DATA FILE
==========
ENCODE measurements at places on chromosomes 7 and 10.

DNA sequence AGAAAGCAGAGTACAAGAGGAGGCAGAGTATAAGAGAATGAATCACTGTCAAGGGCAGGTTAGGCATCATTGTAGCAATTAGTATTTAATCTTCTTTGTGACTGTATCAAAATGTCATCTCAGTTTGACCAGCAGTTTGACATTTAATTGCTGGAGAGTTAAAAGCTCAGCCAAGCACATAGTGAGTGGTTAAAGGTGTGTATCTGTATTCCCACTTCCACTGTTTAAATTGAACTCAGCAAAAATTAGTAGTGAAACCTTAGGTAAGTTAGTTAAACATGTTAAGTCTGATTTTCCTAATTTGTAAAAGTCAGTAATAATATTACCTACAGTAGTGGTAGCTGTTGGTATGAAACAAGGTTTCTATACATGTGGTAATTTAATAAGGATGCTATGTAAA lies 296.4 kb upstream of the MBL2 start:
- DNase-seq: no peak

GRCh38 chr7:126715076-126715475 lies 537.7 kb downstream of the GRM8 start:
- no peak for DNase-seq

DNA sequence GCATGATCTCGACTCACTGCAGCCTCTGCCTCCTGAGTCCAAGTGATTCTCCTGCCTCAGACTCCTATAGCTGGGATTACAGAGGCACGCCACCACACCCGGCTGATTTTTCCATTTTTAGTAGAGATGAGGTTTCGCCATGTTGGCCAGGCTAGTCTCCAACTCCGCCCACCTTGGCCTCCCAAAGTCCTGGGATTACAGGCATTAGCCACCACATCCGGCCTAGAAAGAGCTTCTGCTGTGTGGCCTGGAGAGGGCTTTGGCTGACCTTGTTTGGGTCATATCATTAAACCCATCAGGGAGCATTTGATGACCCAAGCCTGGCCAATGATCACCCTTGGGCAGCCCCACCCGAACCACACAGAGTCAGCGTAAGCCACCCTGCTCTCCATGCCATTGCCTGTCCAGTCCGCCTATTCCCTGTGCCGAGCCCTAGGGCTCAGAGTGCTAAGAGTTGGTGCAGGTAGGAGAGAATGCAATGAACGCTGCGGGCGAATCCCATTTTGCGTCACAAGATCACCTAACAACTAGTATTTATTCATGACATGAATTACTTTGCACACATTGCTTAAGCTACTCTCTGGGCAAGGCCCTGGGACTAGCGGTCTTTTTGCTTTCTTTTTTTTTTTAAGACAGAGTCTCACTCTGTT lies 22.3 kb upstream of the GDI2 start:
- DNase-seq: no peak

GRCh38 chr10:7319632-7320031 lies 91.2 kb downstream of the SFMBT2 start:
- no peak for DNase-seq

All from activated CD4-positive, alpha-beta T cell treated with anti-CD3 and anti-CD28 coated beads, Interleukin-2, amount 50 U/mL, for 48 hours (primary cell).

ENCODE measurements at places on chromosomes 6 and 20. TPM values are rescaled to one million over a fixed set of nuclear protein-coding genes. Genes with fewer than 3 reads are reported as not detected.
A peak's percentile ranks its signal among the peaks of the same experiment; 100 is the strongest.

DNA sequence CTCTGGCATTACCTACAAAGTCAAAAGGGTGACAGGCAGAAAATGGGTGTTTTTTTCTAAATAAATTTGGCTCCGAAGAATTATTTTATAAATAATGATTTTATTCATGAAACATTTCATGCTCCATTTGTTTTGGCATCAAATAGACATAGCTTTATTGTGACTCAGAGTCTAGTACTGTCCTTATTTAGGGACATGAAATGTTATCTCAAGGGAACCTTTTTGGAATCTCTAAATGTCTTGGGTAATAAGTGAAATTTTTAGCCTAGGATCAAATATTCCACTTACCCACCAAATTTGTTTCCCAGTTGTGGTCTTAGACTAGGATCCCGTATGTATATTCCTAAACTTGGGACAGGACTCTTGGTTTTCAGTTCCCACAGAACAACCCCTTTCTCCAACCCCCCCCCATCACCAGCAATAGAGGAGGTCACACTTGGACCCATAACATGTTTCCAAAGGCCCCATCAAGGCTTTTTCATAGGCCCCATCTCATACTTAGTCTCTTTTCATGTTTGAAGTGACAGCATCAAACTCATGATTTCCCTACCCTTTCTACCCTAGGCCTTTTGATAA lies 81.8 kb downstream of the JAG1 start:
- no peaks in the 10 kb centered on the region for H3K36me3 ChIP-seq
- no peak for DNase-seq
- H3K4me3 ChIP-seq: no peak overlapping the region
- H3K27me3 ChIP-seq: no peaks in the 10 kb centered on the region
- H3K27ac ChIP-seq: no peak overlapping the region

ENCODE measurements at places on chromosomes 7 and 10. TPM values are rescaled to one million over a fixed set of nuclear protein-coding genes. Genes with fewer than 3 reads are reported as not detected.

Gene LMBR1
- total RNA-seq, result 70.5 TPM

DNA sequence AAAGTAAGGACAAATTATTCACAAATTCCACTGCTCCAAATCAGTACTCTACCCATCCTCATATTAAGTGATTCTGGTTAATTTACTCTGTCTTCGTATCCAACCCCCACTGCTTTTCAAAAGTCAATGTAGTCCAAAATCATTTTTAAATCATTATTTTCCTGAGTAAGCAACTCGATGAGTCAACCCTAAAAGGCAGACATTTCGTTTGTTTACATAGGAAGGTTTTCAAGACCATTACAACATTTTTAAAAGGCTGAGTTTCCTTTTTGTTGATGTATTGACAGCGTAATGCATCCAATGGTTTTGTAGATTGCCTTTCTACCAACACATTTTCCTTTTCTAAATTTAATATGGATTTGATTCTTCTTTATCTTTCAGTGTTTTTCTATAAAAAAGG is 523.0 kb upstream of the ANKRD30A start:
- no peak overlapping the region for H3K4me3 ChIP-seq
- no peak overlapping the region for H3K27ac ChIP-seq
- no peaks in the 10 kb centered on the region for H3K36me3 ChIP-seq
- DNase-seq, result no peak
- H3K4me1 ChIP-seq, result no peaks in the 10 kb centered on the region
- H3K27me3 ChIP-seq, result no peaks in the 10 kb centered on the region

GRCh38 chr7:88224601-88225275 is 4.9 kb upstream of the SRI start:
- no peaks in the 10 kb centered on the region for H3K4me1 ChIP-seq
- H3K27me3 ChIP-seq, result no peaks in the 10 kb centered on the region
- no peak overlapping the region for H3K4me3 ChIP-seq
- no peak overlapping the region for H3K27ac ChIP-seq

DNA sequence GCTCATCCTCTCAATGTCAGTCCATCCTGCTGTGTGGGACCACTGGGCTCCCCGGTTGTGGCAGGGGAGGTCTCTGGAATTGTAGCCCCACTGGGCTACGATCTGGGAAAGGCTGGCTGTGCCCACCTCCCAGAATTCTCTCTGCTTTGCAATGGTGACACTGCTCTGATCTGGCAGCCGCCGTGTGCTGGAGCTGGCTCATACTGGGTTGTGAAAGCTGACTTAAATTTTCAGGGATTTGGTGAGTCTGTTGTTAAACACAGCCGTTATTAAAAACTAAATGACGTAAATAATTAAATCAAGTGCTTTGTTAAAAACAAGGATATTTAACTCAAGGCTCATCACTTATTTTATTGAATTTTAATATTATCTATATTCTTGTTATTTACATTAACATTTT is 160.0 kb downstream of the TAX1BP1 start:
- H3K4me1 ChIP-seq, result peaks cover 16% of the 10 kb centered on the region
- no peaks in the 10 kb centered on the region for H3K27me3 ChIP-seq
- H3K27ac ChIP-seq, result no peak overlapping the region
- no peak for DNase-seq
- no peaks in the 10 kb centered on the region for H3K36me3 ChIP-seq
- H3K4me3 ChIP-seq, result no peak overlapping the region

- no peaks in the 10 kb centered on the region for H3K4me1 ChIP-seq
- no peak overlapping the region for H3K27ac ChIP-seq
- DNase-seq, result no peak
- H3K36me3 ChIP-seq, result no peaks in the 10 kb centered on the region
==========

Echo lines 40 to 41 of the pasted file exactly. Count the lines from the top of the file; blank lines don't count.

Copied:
- H3K4me3 ChIP-seq, result no peak overlapping the region

- no peaks in the 10 kb centered on the region for H3K4me1 ChIP-seq